Question how you hire

Question how you hire

Most of us will have been to at least one job interview where we felt a real connection with our interviewer. Whether through a shared passion for Harry Potter or a mutual connection to a person or place, we are drawn to the comfort and familiarity of people who are just like us. If you got the job after that interview, you have likely benefited from hiring bias.

Hiring bias happens all the time and is mostly unconscious. It occurs when the people interviewing you end up offering you a job over somebody else because they really liked you, without objectively testing and comparing your skills with other candidates to reach a fair decision.

Hiring bias is dangerous because it’s inconspicuous and deeply ingrained. It hampers diversity efforts and creates homogenous teams. The publishing industry is not immune to its influence. 

Recent figures have reported an increase in the number of women, LGBTQIA+ and disabled people in publishing roles. But the representation of minority ethnic groups has stagnated at around 13% for half a decade. From agents and authors right through to booksellers, there is a desperate lack of Black, Asian and minority ethnic talent among publishers’ ranks. This needs to change — and implementing skills-based hiring could help.

Publishers know better than anyone that you can’t judge a book by its cover. And yet the way we traditionally hire perpetuates discriminatory biases. Despite having identical skill sets and experience, a "Mohammad" is instantly three times less likely to get invited for an interview than an "Adam". Thanks to something called "recency bias", a hiring manager who assesses applications in alphabetical order is more likely to remember the ones they read last. And the "halo effect" comes into play when our first impression of someone subconsciously affects how we feel about their character, skills, or the rest of their job interview. These biases (and many others) cloud our judgement and are impeding diversity.

The problems are complex, but thankfully there are simple steps which can be taken to solve them. By adopting a skills-based recruitment model, publishers can debias their hiring processes and attract, hire and retain diverse talent.

Skills-based hiring is when we test candidates objectively, based on the degree to which their skills align with those required for a specific role. Hiring for skills is three times more predictive than CV screening; and 60% of people hired through skills-based processes would be missed by traditional CV sifts. Among those missed are minority ethnic groups, who are up to four times more likely to be hired through a skills-based assessment.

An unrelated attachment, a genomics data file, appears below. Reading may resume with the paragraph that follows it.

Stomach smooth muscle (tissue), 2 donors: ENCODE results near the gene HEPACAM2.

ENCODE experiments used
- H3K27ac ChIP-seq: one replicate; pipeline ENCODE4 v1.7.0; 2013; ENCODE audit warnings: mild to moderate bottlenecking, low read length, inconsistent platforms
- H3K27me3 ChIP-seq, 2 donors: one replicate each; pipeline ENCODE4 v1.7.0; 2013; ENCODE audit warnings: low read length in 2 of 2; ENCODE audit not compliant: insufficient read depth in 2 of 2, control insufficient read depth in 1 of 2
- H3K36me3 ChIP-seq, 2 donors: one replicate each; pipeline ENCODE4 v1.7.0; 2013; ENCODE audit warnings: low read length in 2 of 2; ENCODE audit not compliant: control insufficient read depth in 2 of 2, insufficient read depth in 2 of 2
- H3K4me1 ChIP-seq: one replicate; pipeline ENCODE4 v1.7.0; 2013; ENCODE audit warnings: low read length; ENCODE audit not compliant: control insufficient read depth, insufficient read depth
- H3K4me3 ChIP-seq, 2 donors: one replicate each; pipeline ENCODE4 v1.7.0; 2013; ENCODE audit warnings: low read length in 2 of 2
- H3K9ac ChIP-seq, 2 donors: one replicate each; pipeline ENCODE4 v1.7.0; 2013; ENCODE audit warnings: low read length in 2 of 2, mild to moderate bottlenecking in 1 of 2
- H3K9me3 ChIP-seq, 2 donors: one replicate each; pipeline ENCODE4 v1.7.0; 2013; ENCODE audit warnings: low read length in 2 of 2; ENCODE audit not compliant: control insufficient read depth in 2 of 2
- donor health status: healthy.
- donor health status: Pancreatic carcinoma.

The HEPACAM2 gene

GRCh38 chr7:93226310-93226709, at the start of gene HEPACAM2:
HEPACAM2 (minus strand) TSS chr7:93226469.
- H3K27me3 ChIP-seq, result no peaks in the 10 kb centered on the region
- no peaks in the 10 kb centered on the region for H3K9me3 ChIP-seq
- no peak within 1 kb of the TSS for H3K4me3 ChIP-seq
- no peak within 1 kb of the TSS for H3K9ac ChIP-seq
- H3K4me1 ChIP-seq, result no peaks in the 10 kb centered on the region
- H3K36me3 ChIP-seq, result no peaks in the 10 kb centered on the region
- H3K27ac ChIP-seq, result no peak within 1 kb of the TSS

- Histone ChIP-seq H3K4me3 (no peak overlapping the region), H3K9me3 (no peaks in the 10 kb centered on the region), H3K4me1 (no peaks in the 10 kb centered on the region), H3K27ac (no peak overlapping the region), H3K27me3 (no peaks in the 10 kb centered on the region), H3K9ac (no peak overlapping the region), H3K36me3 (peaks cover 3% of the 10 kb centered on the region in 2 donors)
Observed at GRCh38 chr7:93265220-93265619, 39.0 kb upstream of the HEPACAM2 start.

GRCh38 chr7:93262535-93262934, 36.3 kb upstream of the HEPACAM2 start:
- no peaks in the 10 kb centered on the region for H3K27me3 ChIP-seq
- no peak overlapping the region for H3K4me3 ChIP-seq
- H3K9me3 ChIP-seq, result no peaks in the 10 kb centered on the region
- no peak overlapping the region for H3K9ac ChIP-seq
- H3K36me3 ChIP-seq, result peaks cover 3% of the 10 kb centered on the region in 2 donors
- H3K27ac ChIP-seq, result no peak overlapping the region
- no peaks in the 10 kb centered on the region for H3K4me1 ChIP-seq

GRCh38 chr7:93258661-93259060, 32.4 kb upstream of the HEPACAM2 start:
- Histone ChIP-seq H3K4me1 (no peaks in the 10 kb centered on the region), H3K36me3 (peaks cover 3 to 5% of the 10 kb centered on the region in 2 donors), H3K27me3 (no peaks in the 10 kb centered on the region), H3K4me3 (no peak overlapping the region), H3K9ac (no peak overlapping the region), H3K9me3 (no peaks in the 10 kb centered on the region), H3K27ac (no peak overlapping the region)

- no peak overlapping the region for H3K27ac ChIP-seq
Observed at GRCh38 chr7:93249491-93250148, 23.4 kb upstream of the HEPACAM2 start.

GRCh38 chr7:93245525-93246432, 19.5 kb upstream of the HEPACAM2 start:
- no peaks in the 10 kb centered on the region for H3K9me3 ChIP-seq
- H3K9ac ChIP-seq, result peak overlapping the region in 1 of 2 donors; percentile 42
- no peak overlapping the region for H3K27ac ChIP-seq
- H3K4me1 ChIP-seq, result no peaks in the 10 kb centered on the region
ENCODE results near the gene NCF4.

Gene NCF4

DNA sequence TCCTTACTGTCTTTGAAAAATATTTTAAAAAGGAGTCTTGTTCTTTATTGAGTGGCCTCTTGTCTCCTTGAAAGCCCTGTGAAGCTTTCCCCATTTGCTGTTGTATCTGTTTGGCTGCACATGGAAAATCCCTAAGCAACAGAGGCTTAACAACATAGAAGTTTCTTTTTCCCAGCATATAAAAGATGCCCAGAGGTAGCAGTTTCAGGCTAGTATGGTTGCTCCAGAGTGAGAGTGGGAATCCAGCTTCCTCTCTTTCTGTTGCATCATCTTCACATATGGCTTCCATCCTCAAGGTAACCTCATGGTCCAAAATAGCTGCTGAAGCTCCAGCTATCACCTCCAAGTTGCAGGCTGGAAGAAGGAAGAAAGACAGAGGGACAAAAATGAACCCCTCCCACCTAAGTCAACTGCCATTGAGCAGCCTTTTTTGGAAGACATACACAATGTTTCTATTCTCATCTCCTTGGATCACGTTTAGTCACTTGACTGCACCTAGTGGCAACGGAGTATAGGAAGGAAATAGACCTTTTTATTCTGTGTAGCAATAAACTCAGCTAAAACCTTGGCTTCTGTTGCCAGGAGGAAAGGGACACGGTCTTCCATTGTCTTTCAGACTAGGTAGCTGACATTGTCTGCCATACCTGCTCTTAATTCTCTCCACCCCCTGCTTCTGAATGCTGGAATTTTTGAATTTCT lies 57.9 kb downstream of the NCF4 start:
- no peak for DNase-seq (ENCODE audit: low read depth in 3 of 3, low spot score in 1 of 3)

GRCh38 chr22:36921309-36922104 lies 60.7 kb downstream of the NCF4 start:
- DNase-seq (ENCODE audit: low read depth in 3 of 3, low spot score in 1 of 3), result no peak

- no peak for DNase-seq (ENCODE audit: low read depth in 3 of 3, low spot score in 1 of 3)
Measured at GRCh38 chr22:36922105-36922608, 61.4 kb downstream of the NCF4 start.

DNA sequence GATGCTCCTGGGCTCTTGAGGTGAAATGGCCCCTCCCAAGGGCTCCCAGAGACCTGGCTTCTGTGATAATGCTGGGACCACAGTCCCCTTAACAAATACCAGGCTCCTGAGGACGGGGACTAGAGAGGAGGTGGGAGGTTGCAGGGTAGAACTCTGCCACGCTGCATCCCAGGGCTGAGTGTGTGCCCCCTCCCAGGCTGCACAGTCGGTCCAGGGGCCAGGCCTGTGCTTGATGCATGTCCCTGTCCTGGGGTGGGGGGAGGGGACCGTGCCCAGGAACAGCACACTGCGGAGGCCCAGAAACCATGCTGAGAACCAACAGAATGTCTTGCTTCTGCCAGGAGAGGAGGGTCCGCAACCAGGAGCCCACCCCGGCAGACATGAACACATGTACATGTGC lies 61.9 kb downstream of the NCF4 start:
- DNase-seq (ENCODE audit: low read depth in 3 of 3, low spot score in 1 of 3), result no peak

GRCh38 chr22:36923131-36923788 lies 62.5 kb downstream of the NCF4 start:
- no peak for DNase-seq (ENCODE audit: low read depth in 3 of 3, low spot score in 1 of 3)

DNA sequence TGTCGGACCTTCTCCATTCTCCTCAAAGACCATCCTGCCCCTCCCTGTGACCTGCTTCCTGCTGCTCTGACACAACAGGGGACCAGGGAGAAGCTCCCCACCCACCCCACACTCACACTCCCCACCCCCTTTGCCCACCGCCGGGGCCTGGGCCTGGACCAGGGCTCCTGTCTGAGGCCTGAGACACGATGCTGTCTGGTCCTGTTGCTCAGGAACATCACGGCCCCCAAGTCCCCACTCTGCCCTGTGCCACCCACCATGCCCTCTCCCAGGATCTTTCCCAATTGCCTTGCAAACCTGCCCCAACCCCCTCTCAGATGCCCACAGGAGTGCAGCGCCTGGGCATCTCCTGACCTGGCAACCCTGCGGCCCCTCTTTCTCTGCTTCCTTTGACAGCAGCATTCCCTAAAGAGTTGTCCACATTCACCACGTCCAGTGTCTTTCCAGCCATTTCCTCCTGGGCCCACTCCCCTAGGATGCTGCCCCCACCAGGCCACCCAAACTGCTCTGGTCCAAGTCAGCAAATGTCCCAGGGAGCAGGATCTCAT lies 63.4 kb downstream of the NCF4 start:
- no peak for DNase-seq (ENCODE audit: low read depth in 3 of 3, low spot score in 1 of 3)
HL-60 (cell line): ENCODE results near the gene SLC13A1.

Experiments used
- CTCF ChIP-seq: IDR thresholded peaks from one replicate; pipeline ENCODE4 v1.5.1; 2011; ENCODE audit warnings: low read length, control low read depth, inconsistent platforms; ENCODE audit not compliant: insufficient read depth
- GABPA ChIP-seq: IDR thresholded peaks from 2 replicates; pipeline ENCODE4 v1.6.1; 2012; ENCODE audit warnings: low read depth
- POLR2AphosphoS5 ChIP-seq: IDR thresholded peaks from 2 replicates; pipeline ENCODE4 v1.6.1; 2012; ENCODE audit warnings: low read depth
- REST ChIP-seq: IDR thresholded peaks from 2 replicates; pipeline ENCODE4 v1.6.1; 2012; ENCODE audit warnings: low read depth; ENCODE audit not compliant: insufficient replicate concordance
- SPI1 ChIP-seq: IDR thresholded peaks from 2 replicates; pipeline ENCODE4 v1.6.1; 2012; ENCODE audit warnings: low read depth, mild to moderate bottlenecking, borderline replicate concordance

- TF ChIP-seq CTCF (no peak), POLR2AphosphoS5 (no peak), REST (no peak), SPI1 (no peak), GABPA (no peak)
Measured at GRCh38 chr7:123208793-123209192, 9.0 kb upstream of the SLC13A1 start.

To implement skills-based hiring, you need to start with the information you ask candidates to provide. Instead of asking for CVs, set work sample questions which test candidates for skills based on role-specific scenarios. When screening candidates, anonymise applications and randomise the answers, giving each response a score. By adding scores up at the end you can work out which candidates come out on top, while removing opportunities for the halo effect or recency bias to influence outcomes. Platforms such as Applied can help automate this process. 

For smaller publishing houses and independent booksellers with limited resources, stripping applications of identifying information is the most simple yet effective way to start making recruitment processes fairer. Positive action such as diversity targets and other initiatives can also be used to drive change, but these must be informed by transparent reporting on diversity and pay; and form part of a wider strategy that also involves rethinking the way you hire.

We know that it works. Not only does skills-based hiring dramatically boost diversity, but it can also help tackle the pressing retention issues which are being seen across the board. Skills-based hiring sees turnover rates drop from 17% to 7% within the candidate’s first year, simply because they have the skills needed to thrive in their role.

Through my work with HarperCollins and Penguin Random House, I’ve seen that change is possible in publishing — and that new approaches can be implemented at scale. The precise tools you use in your organisation might vary, but the ultimate aim should always remain the same: to remove human bias and identify the candidate who is the best fit for your role, based on skills and merit alone. 

Khyati Sundaran is an expert on de-biased hiring and c.e.o. of recruitment platform Applied.